In November Lynne attended a meeting at the Iran-America Society where the guy from the State Department said the same thing as always: This was a blip, a detour, nothing to worry about. If it got really bad, he said, the U.S. would evacuate them—for a fee. Besides, wasn’t this why Lynne and Dave moved there in the first place? To demonstrate Christian values through turmoil and peace, in political sickness and in health?
But the real reason they were still in Shiraz was that the scary days were outnumbered by the not-scary days. The shops were still open, the restaurants were full. Lynne gave haircuts to kids from church in her kitchen, caught up on novels, and practiced her Farsi. Dave filled up sketchbooks, visited the university for lunch or tennis with his colleagues, and jumped rope in the backyard on days when the demonstrations kept him from jogging. During the power outages, they stood in the backyard and could see every star in the sky.
Just after dark, everyone sat down for Christmas dinner. They held hands around the table, they bowed their heads and thanked God for his protection. They knew he would tell them when it was time to leave.
* * *
Almost immediately, he did. Every day after Christmas, the knot tightened: Larger protests, harsher crackdowns, popcorn gunshots, bonfires obscuring the night sky.
Dave and Lynne had flights to Jerusalem (via Amman) on Jan. 10—a holiday they had booked months earlier. “If we can hold out until then,” they told each other, “we can just stay in Israel or Jordan until this blows over.”
That is why, when Dave burst through the door that afternoon, nine days after Christmas, and shouted to Lynne that she had an hour to fill a suitcase and leave, her first thought was “Wait, this isn’t supposed to happen until next week.” But with the airport closed, the unrest destroying the normalcy to which they were waiting to return, Lynne and Dave could no longer tell themselves that this was going to blow over.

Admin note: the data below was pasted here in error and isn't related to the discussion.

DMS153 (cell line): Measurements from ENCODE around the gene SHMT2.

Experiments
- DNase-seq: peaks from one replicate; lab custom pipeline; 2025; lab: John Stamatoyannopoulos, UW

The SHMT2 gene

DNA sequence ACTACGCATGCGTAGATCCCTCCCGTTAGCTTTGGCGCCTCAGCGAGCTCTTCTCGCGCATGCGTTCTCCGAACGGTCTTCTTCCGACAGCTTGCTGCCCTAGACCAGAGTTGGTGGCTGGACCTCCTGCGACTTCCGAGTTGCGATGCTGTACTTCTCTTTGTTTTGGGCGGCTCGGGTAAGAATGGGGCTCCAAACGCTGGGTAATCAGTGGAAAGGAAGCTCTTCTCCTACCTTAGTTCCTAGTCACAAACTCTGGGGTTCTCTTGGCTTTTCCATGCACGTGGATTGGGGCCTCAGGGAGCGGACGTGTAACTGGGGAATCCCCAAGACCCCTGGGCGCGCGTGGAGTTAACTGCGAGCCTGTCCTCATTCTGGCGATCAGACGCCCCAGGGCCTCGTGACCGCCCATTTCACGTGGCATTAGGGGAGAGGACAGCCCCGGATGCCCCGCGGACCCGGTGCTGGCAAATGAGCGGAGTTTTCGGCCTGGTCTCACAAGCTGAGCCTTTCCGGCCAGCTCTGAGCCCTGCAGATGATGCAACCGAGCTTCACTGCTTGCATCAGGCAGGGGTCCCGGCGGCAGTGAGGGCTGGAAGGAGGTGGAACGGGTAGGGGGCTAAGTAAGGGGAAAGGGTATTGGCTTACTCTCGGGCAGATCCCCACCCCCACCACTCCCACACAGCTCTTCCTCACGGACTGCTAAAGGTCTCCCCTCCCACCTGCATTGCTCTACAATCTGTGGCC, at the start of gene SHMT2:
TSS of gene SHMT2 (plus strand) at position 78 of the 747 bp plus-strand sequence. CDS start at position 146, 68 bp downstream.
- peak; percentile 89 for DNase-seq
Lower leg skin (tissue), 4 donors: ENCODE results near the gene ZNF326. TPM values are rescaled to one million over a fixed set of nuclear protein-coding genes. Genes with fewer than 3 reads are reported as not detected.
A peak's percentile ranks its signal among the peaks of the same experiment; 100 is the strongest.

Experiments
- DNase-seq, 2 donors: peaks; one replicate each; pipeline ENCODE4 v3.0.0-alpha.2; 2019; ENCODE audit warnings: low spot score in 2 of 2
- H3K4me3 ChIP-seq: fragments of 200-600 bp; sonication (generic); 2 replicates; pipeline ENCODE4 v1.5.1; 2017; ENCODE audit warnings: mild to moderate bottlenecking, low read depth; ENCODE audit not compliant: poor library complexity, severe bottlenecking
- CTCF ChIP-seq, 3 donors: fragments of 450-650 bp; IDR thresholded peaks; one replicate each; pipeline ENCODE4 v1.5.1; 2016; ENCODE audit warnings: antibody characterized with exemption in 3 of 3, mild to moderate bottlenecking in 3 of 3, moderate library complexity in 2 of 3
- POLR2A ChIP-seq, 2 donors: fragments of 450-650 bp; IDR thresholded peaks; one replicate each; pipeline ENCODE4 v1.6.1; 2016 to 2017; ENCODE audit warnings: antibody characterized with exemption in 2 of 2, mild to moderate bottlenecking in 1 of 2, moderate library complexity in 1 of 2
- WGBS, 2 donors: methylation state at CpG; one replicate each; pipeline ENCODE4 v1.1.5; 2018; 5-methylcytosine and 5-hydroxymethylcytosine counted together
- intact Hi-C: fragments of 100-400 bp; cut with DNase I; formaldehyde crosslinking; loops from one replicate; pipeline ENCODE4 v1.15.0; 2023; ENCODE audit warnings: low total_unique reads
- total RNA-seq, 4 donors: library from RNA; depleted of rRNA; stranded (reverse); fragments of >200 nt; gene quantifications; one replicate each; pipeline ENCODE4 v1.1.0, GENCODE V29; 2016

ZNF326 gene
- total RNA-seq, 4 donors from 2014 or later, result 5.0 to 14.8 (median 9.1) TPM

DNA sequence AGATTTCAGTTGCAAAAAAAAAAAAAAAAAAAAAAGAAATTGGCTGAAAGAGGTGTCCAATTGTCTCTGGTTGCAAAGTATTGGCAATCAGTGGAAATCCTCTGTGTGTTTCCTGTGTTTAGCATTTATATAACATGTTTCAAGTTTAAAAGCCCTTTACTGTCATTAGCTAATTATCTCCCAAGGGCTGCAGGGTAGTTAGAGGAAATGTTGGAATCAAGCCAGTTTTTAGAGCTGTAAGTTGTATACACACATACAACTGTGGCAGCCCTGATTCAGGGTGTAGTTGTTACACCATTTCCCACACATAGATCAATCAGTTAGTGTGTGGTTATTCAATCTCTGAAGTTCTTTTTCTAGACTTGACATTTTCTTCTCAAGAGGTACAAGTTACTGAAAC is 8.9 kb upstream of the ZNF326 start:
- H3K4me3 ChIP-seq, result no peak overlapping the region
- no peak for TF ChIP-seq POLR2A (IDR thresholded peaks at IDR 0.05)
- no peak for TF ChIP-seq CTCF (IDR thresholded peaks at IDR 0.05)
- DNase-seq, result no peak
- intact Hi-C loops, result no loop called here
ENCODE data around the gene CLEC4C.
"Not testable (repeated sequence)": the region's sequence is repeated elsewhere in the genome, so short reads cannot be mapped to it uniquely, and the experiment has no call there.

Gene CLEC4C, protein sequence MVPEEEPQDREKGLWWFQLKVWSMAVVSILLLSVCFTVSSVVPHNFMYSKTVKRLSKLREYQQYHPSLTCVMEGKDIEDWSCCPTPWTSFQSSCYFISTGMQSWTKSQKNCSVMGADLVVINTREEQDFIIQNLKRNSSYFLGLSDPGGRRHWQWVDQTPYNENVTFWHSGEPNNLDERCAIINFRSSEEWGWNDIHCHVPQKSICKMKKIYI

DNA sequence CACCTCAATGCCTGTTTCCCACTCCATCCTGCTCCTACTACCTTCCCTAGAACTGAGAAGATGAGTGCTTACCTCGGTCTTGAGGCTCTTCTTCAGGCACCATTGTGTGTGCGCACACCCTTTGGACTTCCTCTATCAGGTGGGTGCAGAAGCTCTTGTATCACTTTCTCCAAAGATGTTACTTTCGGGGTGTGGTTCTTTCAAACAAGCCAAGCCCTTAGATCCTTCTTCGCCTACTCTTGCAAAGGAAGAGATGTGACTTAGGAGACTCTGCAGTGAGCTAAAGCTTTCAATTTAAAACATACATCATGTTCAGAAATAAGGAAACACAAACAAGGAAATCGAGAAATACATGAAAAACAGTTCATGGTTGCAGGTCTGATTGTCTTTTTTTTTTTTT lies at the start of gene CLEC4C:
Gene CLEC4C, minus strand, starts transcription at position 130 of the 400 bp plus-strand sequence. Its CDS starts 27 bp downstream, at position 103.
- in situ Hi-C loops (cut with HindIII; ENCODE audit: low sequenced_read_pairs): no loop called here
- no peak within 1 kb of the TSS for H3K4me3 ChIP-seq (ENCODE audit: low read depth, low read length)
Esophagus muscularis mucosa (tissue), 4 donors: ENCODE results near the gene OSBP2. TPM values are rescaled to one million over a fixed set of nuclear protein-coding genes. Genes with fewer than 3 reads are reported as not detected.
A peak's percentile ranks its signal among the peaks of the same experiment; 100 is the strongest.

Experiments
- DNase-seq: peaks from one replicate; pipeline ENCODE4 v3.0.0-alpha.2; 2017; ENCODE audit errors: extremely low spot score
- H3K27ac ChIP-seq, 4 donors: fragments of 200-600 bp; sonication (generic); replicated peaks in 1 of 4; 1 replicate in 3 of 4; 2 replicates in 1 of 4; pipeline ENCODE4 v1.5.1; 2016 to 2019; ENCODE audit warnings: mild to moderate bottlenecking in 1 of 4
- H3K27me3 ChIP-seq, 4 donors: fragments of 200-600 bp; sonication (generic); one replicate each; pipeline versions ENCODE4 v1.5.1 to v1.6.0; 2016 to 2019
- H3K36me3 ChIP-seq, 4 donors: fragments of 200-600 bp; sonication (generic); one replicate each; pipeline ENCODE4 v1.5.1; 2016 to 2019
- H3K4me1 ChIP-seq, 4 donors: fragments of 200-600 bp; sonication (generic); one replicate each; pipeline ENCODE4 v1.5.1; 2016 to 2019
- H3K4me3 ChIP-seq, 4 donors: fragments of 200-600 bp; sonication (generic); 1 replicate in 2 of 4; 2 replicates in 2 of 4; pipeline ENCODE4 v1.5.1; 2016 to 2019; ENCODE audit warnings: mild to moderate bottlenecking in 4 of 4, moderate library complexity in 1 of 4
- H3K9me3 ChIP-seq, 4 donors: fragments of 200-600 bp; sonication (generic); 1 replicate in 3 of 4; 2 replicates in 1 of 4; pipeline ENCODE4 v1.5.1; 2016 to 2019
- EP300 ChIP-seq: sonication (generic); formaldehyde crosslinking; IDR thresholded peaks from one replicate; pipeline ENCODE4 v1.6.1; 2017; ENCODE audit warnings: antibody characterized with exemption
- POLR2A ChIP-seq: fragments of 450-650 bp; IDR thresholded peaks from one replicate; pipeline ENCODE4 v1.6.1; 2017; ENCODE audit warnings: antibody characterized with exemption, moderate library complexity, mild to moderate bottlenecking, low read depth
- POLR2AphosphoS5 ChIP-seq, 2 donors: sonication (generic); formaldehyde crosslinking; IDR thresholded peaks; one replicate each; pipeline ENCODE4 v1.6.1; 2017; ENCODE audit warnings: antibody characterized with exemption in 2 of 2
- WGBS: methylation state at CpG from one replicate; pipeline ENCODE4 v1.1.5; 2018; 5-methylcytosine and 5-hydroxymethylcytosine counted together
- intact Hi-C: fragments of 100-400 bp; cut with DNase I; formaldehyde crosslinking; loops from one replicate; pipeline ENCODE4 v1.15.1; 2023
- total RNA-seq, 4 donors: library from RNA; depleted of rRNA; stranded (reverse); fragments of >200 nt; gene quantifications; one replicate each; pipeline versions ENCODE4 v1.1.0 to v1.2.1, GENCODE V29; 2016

The company plane took them to Bahrain, and from there they made their way to Israel. In Tel Aviv they read in the newspapers about the destruction of the world they had known. The Iran-America Society, the one where they had attended meetings and asked nervous questions, was burned to the ground, as was the English-language cinema. The reverend at their church was murdered in his office six weeks after they left. Later, the Christian hospital would be taken over by the Revolutionary Guard. Some of their Iranian Christian friends would be arrested and imprisoned.
The only letters they received in Tel Aviv were from Martin and Helen. Martin stayed in Shiraz until after the revolution but stopped leaving the house or seeing patients after the reverend was killed. He finally left in mid-February. He caught a flight through Tehran and spent the night in a hotel where the Revolutionary Guard had rented most of the rooms. He made it out, back to London, where he and Helen still live today. Martin told them he felt lucky: He got to say goodbye before he left.
The compound is still there. Lynne looks at it sometimes on Google Earth. The church still holds worship services every Sunday night, just like always, though no longer back to back with English ones. The hospital is still there too, but it’s not Christian anymore.
Lynne and Dave stayed in Israel for 18 months. Dave got a job at Tel Aviv University and finally got a chance to teach some dentistry. Their first child, my older brother, was born there in December 1979.
The last reminder of their Iran experience came on June 23, 1993, 14 years after that flight. Dave and Lynne had filed a claim in 1982 with the U.S. Foreign Claims Settlement Commission, a little-known outpost of the Department of Justice that negotiates settlements with foreign governments after upheavals impact U.S. citizens. After the revolution, the commission filed a sort of class action on behalf of all the Americans who had lost property in Iran. Lynne read about it in the newspaper and sent in documentation of some of the things they had left behind: their plane tickets, bank accounts, the rest of Dave’s contract. Fourteen years later, through the magic of inflation and compound interest, they got a check for $20,000.
Lynne spent the money taking me and my brother—then 11 and 13—to Paris. She brought a copy of Little House on the Prairie in French in her carry-on. Dave stayed home.